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Old 04-29-2003, 02:57 PM   #1
N_A_J_M
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Thumbs up finally setting up broadband!!


Like the subject says i am finally setting up broadband, was going to go with wireless, but costs too much so adsl it is.

I need some advice, i have 2 pc's i want to connect to the internet connection. (1 running slackware 8.1 and the other on win ME yeah i know f*****g win me, its not mine)

I have a dlink router modem with one ethernet port, an 8 port switch, an old compaq desktop 200Mhz 128mb ram with onboard nic.

now i really want to setup some sort of router with the compaq machine for the fun of it (ie linux or bsd), i also want to do it because i want to control traffic on certain ports because i am limited to 10GB international traffic, so kazaa will be blocked sometimes for one user and speed limited too. I know i can do all this with isa server is there some way to do this with linux?? (im sure there is)

i also want to use it as a mail server eventually , but for the meantime i just want to get it doing the basics.

I am guessing i will have to buy another nic for the compaq machine? (also what do you think about the onboard nic, easy to get working?? if the chipset is supported)

Is there a way to get the 2 internet clients only talking to the compaq router machine and not directly to the dlink router? with only one nic in the compaq?

something like, the dlink router plugs into the switch and the compaq machine plugs into the switch. then the 2 internet clients plug into the switch too?

also what about dmz's and so on?? i do understand most things and if not i can read up about them, i just want an idea of what you guys think is the best way to do it, (ie the most fun :P) and the most secure real world solution.

also my dlink router has a built in firewall.

all ideas will be much appreciated!!

cheers for your time
 
Old 04-29-2003, 04:21 PM   #2
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Quote:
I am guessing i will have to buy another nic for the compaq machine? (also what do you think about the onboard nic, easy to get working?? if the chipset is supported)
As you said: if it's supported, piece of cake :)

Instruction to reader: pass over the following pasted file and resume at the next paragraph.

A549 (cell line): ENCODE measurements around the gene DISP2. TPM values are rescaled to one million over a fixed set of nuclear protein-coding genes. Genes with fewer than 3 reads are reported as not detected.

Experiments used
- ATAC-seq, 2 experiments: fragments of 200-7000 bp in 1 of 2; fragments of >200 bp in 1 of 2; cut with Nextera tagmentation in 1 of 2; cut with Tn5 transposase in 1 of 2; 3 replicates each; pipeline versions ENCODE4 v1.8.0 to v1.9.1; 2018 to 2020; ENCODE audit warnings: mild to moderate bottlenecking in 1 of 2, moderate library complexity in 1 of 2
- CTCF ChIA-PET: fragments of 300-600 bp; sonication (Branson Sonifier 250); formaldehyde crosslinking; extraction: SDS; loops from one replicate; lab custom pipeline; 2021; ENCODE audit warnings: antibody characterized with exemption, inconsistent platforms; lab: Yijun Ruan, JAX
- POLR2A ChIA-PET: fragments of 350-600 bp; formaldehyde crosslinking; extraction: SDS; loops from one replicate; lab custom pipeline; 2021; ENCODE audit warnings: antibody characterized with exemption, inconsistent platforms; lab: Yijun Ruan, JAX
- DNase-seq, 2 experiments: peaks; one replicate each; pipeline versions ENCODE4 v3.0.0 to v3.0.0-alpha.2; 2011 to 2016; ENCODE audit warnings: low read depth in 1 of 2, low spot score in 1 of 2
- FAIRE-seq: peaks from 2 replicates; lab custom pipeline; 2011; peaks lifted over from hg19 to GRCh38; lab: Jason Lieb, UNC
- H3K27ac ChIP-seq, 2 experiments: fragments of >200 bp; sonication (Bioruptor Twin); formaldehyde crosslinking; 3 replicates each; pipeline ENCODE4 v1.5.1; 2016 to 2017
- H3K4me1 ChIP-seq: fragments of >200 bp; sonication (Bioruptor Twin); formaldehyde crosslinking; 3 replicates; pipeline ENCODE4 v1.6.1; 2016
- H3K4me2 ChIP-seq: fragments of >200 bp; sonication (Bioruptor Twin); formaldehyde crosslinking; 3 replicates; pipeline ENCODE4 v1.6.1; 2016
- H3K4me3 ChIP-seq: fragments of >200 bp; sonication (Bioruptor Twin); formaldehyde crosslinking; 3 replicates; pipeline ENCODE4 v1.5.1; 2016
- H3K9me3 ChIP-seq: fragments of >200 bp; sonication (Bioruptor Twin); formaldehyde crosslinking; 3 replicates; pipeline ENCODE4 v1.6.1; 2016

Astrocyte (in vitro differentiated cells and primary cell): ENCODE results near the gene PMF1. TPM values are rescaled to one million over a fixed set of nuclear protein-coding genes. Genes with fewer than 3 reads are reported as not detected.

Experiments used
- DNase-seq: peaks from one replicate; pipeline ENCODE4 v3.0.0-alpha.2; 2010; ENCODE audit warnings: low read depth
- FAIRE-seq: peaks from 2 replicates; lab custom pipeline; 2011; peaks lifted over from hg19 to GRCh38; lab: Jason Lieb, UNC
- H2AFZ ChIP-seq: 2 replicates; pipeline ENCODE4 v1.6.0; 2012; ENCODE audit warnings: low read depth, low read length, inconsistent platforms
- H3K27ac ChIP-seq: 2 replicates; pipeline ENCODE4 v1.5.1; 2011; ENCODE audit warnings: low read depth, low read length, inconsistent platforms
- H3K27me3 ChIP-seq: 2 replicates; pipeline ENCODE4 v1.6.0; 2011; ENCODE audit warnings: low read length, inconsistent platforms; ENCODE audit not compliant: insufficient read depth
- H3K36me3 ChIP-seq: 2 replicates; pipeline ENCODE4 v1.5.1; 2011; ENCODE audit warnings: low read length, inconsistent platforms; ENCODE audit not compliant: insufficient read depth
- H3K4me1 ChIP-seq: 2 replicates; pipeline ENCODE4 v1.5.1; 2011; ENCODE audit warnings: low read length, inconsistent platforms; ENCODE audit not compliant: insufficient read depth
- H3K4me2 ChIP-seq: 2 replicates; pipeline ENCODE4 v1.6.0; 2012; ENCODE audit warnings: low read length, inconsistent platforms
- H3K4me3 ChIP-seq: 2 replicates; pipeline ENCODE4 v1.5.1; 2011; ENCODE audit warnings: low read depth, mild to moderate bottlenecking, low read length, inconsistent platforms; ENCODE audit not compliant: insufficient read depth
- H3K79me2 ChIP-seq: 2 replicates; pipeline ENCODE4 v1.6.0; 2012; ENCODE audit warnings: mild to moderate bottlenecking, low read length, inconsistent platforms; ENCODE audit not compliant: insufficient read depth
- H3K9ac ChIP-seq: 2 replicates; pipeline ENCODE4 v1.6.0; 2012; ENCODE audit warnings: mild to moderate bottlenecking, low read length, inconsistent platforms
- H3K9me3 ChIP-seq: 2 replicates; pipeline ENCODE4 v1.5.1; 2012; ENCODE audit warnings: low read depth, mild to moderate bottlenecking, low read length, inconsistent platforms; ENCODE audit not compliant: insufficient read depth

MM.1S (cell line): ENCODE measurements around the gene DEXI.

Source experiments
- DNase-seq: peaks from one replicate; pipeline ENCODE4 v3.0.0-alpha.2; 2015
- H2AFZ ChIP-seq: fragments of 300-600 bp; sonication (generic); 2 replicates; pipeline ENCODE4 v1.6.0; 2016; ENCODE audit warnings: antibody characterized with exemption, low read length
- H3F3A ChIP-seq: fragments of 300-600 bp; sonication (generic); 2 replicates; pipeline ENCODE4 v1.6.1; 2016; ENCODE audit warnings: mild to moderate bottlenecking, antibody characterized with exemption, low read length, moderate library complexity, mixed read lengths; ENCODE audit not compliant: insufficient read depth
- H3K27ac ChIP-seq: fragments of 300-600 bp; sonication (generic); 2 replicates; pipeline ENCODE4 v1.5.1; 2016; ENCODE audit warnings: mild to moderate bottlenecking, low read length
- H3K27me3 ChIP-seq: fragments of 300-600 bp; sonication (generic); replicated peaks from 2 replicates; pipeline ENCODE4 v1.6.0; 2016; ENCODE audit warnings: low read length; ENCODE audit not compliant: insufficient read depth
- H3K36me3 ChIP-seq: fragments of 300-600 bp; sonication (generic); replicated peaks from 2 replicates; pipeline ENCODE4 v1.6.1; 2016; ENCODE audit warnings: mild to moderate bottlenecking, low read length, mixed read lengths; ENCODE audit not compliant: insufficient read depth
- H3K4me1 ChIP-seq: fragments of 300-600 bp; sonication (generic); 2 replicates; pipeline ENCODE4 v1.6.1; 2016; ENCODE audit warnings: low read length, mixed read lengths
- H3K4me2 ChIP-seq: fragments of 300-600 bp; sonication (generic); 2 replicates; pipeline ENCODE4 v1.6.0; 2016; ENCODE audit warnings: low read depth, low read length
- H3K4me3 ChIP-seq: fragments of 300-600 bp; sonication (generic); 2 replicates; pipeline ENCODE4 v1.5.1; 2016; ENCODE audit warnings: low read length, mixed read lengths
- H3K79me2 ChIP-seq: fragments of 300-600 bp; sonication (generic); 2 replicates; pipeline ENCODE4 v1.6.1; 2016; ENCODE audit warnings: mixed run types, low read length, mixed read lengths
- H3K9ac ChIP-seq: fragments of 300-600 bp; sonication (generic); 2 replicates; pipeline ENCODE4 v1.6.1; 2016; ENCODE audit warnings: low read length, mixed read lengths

And yes, you should be getting a second one.

Quote:
something like, the dlink router plugs into the switch and the compaq machine plugs into the switch. then the 2 internet clients plug into the switch too?
I wouldn't think so, since I believe that iptables wouldn't
accept an aliased interface as the destination (since it
usually also protocols MAC) for NATting ....

Quote:
i want to control traffic on certain ports because i am limited to 10GB international traffic, so kazaa will be blocked sometimes for one user and speed limited too. I know i can do all this with isa server is there some way to do this with linux??
There's iptables based QoS and Traffic-shaping and
accounting available...

Good luck with your undertaking!

Cheers,
Tink
 
Old 04-29-2003, 06:13 PM   #3
N_A_J_M
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so in the end the only real way of doing it is to:

connect the dlink router to the phoneline, and the compaq pc to the dlink router and to the switch and then have the other 2 internet clients hanging off of the switch?

i also have an old 486 pc i could use that as a web server and maybe mail?

the dlink router could act as the first firewall? and the compaq as the second running slackware and doing routing and qos stuff. then put the 486 inbetween the 2 outside my internal network.

that is effectively a dmz isnt it??
 
Old 04-29-2003, 07:03 PM   #4
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Gidday mate... :)

Quote:
connect the dlink router to the phoneline, and the compaq pc to the dlink router and to the switch and then have the other 2 internet clients hanging off of the switch?
Sounds like a reasonable scenario to me :)

Quote:
then put the 486 inbetween the 2 outside my internal network.
Not quite sure how you intend the "between ... outside"
to be set-up ...

But to have the 486 accessible from the outside it would be
sufficient to set up rules for incoming traffic on port 80
to be redirected to the box on the same segment, even
though (technically speaking) for a DMZ you'd probably
have to have a third adapter in the compaq :}
Code:
   External Network (BAD)
           |
           |
       eth0|
    -----------------
    | xxx.xxx.xxx.xxx|    Server Network (DMZ)
    |                |eth1
    |                |-------------
    |                |192.168.1.1 | 
    |                |            |
    |192.168.2.1     |            |
    -----------------        ----------
           | eth2            |WWW/SMTP|
           |                 ----------
           |                 192.168.1.2
           |
   Internal Network (GOOD)

Cheers, regards from windy Wellington :)
Tink
 
Old 04-29-2003, 07:09 PM   #5
N_A_J_M
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nice one, cheers tink

yeah i agree it would be heaps safer having a third nic for the 486, so i think thats what i will do :P

i dont suppose you would know about fragmenting packets of data?

all the way from wet whangarei!!! :P
 
Old 04-29-2003, 07:37 PM   #6
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Quote:
Originally posted by N_A_J_M
nice one, cheers tink
Pleasure mate :)

Quote: